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Q: treatment for back problems ( Answered 3 out of 5 stars,   0 Comments )
Subject: treatment for back problems
Category: Health > Conditions and Diseases
Asked by: catz18-ga
List Price: $5.00
Posted: 13 Jul 2004 13:27 PDT
Expires: 12 Aug 2004 13:27 PDT
Question ID: 373629
what is the treatment for a tiny syrinx in the lower cervical region and what
activities to avoid
Subject: Re: treatment for back problems
Answered By: andrewxmp-ga on 13 Jul 2004 15:15 PDT
Rated:3 out of 5 stars
Hi catz18,

I found a few resources about syringomyelia (also known as a "syrinx")
that should be helpful.

A page discussing the condition in general can be found at:

University of Missouri-Columbia Health Sciences Center
[ ]
[ ]

National Institute of Neurological Disorders and Stroke
[ ]


"The treatment of choice depends on the cause of the syringomyelia.
For persons with syringomyelia due to Chiari Malformation,
decompression of the posterior fossa is the treatment of choice.  In
general, when the Chiari Malformation is decompressed, and the area
widened, CSF will resume the normal flow. This will, in turn allow the
syrinx to shrink. Many times, no further treatment is necessary.
A shunt (small, soft plastic tube) can be placed into the syrinx
cavity to drain CSF. The shunt is left in place and fluid is expected
to drain from the cavity, thereby shrinking the syrinx. This procedure
carries a moderately high risk of repeated replacements, therefore it
is less frequently used.
Medications can be used to treat the pain associated with
syringomyelia, and can be quite effective. Currently used medications
can include Neurontin, Amitriptyline, antiinflammatories, and
non-narcotic pain relievers."
[ ]

"Medical Care: 

No medical treatment is known for patients with syringomyelia.
However, a chronic, stable clinical course is common. Identifying the
underlying cause of syrinx formation is very important. Surgical
treatment most likely will be necessary.

Neurorehabilitative care facilitates preservation of remaining
neurological functions and prevents complications of quadriparesis
such as infection and decubitus ulcers.

Surgical Care: A variety of surgical treatments have been proposed for

Suboccipital and cervical decompression
This operation includes suboccipital craniectomy; laminectomy of C1,
C2, and sometimes C3; and duraplasty.
Some authors report microsurgical lysis of any adhesions, opening of
the fourth ventricular outlet, and plugging of the obex (later steps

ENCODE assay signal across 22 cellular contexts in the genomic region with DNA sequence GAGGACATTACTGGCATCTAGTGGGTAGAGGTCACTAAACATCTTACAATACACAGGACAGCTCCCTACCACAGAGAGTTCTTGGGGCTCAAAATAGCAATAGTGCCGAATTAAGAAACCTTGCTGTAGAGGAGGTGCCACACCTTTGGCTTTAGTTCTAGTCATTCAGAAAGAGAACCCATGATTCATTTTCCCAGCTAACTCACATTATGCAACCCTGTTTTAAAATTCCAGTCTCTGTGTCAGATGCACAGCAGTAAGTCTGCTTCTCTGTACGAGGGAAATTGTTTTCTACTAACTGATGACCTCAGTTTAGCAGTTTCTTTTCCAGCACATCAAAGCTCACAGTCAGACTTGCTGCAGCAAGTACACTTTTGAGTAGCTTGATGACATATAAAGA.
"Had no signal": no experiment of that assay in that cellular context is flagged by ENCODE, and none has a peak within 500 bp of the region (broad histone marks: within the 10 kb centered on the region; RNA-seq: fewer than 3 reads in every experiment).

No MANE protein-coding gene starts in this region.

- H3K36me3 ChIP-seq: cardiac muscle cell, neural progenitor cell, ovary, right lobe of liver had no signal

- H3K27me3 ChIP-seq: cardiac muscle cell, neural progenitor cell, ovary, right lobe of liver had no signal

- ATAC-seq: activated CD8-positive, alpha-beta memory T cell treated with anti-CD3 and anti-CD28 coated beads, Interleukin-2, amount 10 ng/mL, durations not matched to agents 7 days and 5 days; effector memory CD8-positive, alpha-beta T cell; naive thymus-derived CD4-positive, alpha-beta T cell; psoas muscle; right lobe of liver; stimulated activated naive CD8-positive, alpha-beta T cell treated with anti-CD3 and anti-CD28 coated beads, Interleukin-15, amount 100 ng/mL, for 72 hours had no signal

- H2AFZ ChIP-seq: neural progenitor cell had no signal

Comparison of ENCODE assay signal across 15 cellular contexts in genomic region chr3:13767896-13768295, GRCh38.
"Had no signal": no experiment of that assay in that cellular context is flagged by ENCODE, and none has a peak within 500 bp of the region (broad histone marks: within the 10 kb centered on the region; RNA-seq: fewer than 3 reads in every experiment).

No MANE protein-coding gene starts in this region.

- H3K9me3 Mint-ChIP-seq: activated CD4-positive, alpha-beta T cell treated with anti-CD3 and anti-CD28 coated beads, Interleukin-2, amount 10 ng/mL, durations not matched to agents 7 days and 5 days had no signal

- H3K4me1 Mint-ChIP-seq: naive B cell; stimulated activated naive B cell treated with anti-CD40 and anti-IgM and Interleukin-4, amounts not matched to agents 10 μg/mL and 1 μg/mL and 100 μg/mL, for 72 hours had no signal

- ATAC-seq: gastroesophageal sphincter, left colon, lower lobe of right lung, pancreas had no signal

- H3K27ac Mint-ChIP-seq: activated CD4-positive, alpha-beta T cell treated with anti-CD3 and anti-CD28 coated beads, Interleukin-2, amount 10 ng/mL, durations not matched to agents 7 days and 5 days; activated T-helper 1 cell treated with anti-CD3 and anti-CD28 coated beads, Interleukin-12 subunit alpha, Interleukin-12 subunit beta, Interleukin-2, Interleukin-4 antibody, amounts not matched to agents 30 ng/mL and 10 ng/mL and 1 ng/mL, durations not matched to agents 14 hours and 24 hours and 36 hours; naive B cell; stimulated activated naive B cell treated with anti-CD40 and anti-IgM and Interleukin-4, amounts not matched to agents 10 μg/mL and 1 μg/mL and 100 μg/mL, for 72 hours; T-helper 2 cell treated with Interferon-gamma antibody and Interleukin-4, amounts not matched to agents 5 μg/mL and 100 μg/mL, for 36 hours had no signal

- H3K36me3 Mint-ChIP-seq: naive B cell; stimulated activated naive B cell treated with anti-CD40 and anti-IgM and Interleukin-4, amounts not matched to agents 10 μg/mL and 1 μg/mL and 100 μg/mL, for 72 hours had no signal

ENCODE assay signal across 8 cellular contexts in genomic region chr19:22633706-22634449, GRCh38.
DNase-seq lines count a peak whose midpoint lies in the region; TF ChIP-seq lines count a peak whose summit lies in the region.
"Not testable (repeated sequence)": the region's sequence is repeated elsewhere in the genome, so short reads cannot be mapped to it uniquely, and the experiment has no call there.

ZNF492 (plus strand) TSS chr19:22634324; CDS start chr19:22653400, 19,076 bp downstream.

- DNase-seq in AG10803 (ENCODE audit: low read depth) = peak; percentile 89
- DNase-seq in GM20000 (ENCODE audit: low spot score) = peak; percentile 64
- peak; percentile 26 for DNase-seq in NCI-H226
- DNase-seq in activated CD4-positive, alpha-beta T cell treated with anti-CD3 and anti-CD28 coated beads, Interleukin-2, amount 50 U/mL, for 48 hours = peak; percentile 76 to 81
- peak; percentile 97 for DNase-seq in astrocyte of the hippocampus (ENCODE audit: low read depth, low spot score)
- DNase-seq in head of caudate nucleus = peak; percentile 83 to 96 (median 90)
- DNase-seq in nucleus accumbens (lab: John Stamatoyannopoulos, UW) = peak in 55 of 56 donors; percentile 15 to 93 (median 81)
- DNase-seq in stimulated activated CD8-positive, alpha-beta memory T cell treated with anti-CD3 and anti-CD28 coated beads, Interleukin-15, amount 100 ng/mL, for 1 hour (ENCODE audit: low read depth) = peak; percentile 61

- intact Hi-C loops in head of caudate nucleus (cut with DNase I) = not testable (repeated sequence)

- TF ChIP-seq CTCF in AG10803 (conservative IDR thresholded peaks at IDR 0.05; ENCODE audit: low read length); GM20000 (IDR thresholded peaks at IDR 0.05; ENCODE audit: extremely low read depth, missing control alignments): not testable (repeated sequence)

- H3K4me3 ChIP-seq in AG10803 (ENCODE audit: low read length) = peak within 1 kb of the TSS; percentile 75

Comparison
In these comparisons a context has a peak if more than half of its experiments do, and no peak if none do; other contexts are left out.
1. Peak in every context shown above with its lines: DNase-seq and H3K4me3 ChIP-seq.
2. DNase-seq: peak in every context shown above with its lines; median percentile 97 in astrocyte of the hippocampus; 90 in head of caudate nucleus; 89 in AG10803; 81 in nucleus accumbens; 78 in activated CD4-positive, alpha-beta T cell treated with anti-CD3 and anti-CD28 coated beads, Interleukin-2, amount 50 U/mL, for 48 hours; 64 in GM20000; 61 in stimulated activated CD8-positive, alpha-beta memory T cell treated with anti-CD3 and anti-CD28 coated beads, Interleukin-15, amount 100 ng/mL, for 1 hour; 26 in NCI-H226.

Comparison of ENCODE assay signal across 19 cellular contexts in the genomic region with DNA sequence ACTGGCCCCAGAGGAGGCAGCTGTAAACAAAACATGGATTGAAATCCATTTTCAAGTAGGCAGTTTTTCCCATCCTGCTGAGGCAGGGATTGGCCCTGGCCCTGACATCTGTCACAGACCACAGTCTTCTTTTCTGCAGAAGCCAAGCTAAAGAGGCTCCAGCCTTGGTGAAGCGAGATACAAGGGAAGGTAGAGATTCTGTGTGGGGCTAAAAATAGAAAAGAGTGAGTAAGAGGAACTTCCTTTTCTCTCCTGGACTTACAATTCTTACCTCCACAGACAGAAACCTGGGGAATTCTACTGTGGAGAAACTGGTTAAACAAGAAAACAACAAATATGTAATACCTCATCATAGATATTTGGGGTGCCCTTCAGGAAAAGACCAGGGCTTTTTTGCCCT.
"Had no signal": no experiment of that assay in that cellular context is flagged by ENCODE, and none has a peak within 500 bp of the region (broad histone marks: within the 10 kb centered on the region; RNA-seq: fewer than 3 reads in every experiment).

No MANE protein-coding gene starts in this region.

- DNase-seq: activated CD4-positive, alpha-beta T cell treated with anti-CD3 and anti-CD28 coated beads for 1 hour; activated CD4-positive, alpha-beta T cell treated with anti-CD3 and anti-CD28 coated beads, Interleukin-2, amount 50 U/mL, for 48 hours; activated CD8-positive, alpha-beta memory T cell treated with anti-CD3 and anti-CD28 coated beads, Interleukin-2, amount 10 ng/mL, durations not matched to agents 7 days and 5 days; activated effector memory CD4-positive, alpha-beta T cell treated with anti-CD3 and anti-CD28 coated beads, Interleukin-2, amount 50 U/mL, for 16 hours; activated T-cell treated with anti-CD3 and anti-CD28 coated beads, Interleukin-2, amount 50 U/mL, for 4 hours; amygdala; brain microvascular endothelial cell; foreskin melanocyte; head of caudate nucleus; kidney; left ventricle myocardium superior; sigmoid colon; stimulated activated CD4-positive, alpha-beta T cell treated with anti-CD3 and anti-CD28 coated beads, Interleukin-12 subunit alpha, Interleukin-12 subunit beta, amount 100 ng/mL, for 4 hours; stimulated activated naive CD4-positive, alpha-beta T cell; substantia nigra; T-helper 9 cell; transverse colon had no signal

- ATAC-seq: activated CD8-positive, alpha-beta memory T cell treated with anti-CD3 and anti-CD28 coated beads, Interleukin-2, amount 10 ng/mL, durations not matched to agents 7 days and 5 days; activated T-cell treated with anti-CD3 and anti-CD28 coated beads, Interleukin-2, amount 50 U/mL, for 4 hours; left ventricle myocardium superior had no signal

are based on Gardner?s hydrodynamic theory).

Laminectomy and syringotomy (dorsolateral myelotomy)
After decompression, the syrinx is drained into the subarachnoid space
through a longitudinal incision in the dorsal root entry zone (between
the lateral and posterior columns), usually at the level of C2-C3.
Incision in the dorsal root entry area has the minimum risk of
increasing neurological deficit.

Ventriculoperitoneal shunt - Indicated if ventriculomegaly and
increased intracranial pressure are present

Lumboperitoneal shunt - Placed infrequently because of increased risk
of herniation through the foramen magnum

Syringosubarachnoid dorsal root entry zone shunt 

Syringoperitoneal shunt

Fourth ventriculostomy 

Percutaneous needling: This technique is advocated as a possible mode
of therapy; however, rapid refilling of the hydromyelic cavity from
the ventricular system follows aspiration of fluid at the time of
surgery. Moreover, a needle track seems unlikely to remain open.

Terminal ventriculostomy
The terminal ventricle is the dilated portion of the central canal
that extends below the tip of the conus medullaris into the filum
terminale. A laminectomy is performed over the caudal limit of the
fluid sac, and the filum is opened.
This procedure is suitable only in patients with symptoms of syrinx
without Chiari malformation. It is inappropriate in cases in which the
hydromyelic cavity does not extend into the lumbar portion of the
spinal cord or into the filum terminale.

Neuroendoscopic surgery
A fibroscope inserted through a small myelotomy allows inspection of
the intramedullary cavity.
This technique is particularly useful in evaluating and treating
multiple septate syrinxes.
Septa are fenestrated, either mechanically or by laser. Fluid from the
cavity is then shunted into the subarachnoid space."
[ ]

Activities to Avoid

"Patient Education: 

Avoid high-impact exercise, such as running and jumping in cases
associated with cervical instability.
Avoid activities involving Valsalva maneuvers."
[ ]

"Pain management techniques, adjustments in lifestyle and a carefully
planned physical or occupational therapy program may help to lessen
the symptoms of SM. Patients may be advised to avoid activities that
are associated with a high risk of injury. Physicians may recommend
limiting or abstaining from activities such as gymnastics, weight
lifting and contact sports."
[ ]

I trust this information has shed light on your questions, but if you
require a clarification, please request one, especially before rating
this answer.  Best wishes on your medical treatment, and thank you for
bringing this question to Google Answers!


Search terms used:
treatment syringomyelia cervical
treatment syringomyelia
treatment syringomyelia avoid activities
catz18-ga rated this answer:3 out of 5 stars
although the information provided was detailed and gave one much
needed  knowledge on the topic the information provided was difficult
to understand as it contained a great deal of unneccessary
uncomprehending words

There are no comments at this time.

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